Unlike Iraq and Syria—where there is a lack of governance and an abundance of grievance (especially among the Sunni)—Lebanon has a sense of identity, and, of governance of that identity. So much so that throughout the Bekaa Valley (which had been occupied by the Syrian Army until 2005), militias have formed, across sectarian lines to look out for and report ISIS fighters to the Lebanese Army.
Before my last meeting today, I stopped to take a picture of a bullet-pocked building along a narrow but well-to-do street in Beirut. There the building stood, surrounded by prosperity, a silent sentinel against the return of the past. (Please see below.)
I then met with Ziyad Baroud, the former Minister of the Interior, 2008-2011 (pictured at top of column). I introduced my organization, as well as The Cradle Fund’s effort to come alongside the suffering Church to serve all those suffering in the region (through its strategy to rescue, restore, and return Christians and other ethno-religious folks to a home where they can practice their faith freely).
He appreciated the long-term view of the strategy, noting that the conflicts in Iraq and Syria will one day end. One day they will have to re-integrate, re-conceptualize, and re-structure. Lebanon could be a useful reference point for this discussion: “we know better than most the cost of civil war, and what it takes to come back.”
I asked him what the “West” and America might do to help the situation. “Let me tell you first what not to do: please don’t encourage the emigration of Christians. Once the Sunni and Shia are done fighting, Christians can be a catalyst to gather and consider again what it means to be a citizen for everyone.”
And what should the U.S. and others do? “Please consider the following four things:
Help people survive the winter…rescue them;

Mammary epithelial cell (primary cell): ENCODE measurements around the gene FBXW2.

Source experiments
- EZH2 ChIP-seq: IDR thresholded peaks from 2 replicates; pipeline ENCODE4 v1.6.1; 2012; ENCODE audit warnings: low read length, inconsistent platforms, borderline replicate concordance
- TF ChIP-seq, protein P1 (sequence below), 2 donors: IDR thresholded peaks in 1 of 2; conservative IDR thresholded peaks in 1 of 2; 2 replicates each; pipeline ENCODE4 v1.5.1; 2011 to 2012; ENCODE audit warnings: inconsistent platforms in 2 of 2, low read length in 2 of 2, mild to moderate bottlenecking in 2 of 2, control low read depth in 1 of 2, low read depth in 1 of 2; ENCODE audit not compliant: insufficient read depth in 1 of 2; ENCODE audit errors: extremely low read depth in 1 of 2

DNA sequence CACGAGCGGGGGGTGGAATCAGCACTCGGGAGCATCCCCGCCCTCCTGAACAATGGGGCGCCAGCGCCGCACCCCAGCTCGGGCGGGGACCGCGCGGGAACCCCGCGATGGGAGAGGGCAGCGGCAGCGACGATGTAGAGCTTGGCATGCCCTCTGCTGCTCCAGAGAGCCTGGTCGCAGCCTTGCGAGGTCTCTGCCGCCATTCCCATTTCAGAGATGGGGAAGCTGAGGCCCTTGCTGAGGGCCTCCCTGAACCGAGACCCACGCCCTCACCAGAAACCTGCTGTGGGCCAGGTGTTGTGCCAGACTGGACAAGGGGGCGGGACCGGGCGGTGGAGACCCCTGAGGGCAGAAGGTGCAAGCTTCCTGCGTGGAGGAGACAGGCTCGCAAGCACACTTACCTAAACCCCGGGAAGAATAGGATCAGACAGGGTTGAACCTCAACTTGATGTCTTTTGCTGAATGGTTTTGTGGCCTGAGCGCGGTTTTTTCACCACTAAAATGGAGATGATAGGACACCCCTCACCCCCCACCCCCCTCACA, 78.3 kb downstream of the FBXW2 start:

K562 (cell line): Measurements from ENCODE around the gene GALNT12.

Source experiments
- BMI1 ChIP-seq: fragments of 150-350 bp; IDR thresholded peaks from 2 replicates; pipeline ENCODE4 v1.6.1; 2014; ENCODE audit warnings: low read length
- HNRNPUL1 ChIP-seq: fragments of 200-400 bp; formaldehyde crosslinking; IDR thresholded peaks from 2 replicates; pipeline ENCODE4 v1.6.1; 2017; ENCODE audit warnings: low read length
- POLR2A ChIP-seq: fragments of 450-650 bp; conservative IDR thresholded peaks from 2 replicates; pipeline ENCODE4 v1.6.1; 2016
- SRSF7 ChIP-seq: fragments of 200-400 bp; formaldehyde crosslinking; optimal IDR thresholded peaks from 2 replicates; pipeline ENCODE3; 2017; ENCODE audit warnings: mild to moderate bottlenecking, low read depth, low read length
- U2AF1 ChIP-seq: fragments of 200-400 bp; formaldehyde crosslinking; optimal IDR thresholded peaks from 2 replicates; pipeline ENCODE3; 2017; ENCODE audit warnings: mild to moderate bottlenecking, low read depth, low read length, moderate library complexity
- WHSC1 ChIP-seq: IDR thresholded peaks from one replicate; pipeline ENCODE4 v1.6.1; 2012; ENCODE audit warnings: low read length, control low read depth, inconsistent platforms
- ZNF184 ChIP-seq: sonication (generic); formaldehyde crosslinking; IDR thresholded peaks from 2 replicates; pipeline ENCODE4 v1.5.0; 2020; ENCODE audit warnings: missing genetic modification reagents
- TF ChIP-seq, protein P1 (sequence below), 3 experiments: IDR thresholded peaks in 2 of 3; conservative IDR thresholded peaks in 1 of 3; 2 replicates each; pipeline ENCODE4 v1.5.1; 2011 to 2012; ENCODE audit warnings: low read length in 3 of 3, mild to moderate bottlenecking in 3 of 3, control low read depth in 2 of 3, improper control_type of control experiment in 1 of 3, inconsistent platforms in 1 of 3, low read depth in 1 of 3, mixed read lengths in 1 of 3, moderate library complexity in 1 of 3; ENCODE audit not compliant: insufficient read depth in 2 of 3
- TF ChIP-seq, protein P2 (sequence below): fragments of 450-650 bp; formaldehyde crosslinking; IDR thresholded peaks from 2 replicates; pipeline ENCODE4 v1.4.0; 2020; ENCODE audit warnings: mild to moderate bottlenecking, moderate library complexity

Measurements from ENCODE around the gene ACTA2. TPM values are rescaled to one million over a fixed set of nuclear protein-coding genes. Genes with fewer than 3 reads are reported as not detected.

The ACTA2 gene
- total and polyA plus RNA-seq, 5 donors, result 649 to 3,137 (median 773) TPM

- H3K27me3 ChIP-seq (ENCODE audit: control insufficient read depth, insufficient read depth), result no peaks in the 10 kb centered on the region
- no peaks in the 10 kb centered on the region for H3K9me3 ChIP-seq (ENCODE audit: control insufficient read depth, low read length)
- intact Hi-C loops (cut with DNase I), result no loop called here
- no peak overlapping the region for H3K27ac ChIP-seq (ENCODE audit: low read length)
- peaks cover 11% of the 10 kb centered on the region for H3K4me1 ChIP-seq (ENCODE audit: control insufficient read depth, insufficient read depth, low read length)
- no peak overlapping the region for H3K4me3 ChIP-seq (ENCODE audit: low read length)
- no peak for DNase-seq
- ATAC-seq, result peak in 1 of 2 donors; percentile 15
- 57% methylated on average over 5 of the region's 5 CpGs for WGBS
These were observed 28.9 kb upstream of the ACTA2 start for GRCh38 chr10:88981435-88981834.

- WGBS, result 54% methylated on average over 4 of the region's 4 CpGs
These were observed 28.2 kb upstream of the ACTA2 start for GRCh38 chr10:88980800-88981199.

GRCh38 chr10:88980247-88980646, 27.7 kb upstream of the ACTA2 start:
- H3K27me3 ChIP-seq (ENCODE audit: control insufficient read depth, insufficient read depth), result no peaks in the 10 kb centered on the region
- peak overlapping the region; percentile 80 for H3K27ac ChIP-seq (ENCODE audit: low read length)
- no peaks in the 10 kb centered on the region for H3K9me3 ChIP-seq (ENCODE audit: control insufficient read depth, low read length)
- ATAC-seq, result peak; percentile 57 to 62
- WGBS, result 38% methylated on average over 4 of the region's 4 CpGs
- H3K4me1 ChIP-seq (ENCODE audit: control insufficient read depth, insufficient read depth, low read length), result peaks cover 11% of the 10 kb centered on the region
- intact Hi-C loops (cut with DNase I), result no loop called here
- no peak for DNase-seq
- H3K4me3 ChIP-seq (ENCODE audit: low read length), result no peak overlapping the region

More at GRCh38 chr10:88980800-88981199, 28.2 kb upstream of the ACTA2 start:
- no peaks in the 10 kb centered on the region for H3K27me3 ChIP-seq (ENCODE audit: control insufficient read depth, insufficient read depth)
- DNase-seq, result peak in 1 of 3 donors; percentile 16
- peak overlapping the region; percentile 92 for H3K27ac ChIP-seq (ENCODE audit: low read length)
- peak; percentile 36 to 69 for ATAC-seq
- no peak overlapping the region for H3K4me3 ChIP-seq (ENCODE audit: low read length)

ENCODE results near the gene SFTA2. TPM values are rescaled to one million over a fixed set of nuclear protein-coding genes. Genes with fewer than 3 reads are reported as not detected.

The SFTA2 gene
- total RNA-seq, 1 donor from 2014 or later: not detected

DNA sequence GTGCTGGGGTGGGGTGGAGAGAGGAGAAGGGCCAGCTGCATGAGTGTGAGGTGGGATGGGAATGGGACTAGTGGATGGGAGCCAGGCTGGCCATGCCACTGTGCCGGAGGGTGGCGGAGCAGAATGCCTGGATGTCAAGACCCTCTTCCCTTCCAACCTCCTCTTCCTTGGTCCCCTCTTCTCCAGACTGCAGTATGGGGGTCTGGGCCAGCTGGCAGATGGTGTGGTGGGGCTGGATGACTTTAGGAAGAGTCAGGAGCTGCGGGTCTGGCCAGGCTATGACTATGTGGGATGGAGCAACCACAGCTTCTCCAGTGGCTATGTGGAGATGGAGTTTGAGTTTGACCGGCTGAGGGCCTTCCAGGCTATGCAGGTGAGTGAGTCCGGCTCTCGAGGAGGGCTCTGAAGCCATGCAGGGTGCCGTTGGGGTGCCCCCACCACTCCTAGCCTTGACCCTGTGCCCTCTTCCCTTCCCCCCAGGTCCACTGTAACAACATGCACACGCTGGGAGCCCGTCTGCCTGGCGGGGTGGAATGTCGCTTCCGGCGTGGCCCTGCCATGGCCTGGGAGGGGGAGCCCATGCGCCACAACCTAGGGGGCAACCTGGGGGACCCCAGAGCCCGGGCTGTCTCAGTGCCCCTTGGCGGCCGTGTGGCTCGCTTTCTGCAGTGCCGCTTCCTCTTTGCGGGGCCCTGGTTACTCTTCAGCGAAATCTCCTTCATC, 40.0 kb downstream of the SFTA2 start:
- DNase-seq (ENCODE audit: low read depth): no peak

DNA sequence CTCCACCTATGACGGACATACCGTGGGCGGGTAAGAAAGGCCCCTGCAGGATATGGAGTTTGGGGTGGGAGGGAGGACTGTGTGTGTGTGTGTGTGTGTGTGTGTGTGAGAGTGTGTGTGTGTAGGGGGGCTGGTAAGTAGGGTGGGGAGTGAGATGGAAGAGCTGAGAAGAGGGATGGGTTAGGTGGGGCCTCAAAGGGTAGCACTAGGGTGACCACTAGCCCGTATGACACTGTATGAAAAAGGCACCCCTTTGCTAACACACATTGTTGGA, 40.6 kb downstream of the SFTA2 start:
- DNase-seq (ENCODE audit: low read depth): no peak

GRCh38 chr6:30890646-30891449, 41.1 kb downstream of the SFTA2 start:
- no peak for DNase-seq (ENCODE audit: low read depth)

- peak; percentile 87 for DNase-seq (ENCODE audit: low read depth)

- Give hope; hope is an excellent weapon…give them the hope of being restored and returning;
- Come alongside the countries hosting the refugees…help those doing the helping; and,
- Pressure those [in governments] who can decide whether to be engaged, to engage and defend the dignity of diversity.”
Ziyad said, “Please remember, the ‘idea of Lebanon’ is that it is a nation of minorities that guarantees the rights of all…” and that there are dire consequences when it does aspire to this goal.
I mentioned that the abandoned building up the street, scarred by years of civil war, had reminded me of this very point. “When I was the Minister of Interior, I fought to keep that building as it is, to remind us.”
As you drive around a Beirut that is bustling, building, and busting at the seams, if you choose to look, you can find many of these war scarred buildings. Perhaps it is these vigilant visuals of the past that keep Beirut’s drivers honest as they rush toward the future, mostly together.
The lessons of Lebanon are good for all of us. We are all minorities somewhere. And so we humans, mostly together, must be humble and honest about our worst, even as we pray for and work practically toward our best.